What Are the Different Types of Energy?
6 of 8 in Series: The Essentials of Chemistry Basics
Energy can take several forms — such as heat energy, light energy, electrical energy, and mechanical energy. But two general types of energy are especially important to chemists: kinetic energy and potential energy.
Energy is one of two components of the universe. Matter is the other component. Energy is the ability to do work.
Kinetic energy is energy of motion. A baseball flying through the air toward a batter has a large amount of kinetic energy. Ask anyone who’s ever been hit with a baseball, and they’re likely to agree!
Chemists sometimes study moving particles, especially gases, because the kinetic energy of these particles helps determine whether a particular reaction may take place. The reason is that collisions between particles and the transfer of energy cause chemical reactions to occur.
The kinetic energy of moving particles can be transferred from one particle to another. Have you ever shot pool? You transfer kinetic energy from your moving pool stick to the cue ball to (hopefully) the ball you’re aiming at.
Kinetic energy can be converted into other types of energy. In a hydroelectric dam, the kinetic energy of the falling water is converted into electrical energy. In fact, a scientific law — The Law of Conservation of Energy — states that in ordinary chemical reactions (or physical processes), energy is neither created nor destroyed but can be converted from one form to another.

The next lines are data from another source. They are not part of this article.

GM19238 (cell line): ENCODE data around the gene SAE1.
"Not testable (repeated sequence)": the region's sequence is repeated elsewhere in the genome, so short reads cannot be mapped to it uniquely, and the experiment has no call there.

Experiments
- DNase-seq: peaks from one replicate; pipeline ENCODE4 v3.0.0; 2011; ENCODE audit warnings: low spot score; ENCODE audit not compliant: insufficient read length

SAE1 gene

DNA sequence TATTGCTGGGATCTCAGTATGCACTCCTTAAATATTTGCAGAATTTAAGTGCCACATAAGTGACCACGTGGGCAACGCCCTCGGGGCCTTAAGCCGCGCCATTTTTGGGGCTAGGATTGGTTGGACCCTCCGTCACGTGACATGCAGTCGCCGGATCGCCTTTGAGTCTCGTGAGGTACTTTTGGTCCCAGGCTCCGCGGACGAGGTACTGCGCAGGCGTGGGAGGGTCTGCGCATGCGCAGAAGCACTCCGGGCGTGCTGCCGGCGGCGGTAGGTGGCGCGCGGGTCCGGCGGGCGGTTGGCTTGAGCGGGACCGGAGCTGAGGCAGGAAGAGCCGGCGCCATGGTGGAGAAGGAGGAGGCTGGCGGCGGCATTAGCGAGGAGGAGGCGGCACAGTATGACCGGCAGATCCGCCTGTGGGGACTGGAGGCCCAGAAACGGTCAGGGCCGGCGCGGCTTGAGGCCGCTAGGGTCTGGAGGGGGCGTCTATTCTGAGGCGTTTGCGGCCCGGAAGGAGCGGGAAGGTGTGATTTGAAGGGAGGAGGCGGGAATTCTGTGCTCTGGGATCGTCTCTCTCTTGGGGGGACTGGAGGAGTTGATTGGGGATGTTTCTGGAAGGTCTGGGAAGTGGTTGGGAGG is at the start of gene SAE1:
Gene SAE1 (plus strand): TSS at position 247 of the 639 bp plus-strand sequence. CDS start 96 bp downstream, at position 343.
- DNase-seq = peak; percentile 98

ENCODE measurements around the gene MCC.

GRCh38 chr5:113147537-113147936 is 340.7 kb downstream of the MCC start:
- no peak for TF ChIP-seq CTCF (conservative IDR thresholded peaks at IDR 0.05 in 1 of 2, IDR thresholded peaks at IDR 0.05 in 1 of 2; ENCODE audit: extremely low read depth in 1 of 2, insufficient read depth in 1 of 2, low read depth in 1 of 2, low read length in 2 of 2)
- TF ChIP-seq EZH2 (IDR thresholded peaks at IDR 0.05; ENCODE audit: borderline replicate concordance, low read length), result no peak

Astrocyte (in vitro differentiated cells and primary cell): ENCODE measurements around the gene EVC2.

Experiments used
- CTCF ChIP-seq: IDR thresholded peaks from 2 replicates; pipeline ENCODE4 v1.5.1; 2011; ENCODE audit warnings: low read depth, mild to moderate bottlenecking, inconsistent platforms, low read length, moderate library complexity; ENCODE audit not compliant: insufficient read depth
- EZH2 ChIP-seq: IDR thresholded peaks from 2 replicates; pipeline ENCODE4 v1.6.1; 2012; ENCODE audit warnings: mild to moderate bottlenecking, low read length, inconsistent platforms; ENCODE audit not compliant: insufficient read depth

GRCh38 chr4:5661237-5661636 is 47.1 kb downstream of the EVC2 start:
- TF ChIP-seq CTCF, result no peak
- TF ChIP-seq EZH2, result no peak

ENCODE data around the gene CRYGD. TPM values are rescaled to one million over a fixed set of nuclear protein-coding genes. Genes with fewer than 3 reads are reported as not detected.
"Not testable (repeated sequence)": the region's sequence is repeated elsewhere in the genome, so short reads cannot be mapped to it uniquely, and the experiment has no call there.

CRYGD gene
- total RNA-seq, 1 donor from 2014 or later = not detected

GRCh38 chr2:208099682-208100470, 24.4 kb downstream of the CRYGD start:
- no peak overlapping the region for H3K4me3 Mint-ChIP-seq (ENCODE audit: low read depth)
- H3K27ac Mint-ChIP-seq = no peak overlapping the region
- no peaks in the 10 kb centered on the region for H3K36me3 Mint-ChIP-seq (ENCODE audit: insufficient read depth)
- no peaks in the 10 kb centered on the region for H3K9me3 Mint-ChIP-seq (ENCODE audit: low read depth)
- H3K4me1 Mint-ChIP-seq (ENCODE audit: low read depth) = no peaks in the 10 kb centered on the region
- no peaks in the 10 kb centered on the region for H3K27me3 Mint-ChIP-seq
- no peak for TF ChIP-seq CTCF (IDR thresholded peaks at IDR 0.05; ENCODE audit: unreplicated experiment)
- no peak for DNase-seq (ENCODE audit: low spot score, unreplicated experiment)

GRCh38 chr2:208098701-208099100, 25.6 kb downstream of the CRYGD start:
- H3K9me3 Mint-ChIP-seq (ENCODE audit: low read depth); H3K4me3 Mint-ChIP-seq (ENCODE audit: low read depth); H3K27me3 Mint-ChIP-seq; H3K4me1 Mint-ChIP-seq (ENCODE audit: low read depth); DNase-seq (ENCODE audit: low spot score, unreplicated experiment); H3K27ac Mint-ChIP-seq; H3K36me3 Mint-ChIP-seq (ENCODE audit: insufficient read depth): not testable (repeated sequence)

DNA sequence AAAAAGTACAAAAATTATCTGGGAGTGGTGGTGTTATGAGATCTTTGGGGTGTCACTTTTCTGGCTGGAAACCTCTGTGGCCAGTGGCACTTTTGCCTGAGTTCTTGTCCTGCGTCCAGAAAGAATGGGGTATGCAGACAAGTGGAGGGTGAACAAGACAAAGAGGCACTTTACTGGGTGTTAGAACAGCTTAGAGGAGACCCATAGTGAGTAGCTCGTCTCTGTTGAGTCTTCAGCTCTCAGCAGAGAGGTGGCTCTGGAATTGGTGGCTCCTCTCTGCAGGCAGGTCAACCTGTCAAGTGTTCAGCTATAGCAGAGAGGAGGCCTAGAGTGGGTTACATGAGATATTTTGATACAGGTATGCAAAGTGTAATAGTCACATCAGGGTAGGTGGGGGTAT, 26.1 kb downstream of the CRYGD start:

Suppose you take a ball and throw it up into a tree where it gets stuck. You gave that ball kinetic energy — energy in motion — when you threw it. But where’s that energy now? It’s been converted into the other major category of energy — potential energy.
Potential energy is stored energy. Objects may have potential energy stored in terms of their position. That ball up in the tree has potential energy due to its height. If the ball were to fall, that potential energy would be converted to kinetic energy.
Potential energy due to position isn’t the only type of potential energy. In fact, chemists really aren’t all that interested in potential energy due to position. Chemists are far more interested in the energy stored (potential energy) in chemical bonds, which are the forces that hold atoms together in compounds.
It takes a lot of energy to run a human body. If there were no way to store the energy you extract from food, you’d have to eat all the time just to keep your body going. But humans can store energy in terms of chemical bonds. And then later, when we need that energy, our bodies can break those bonds and release it.
The same is true of the fuels we commonly use to heat our homes and run our automobiles. Energy is stored in these fuels — gasoline, for example — and is released when chemical reactions take place.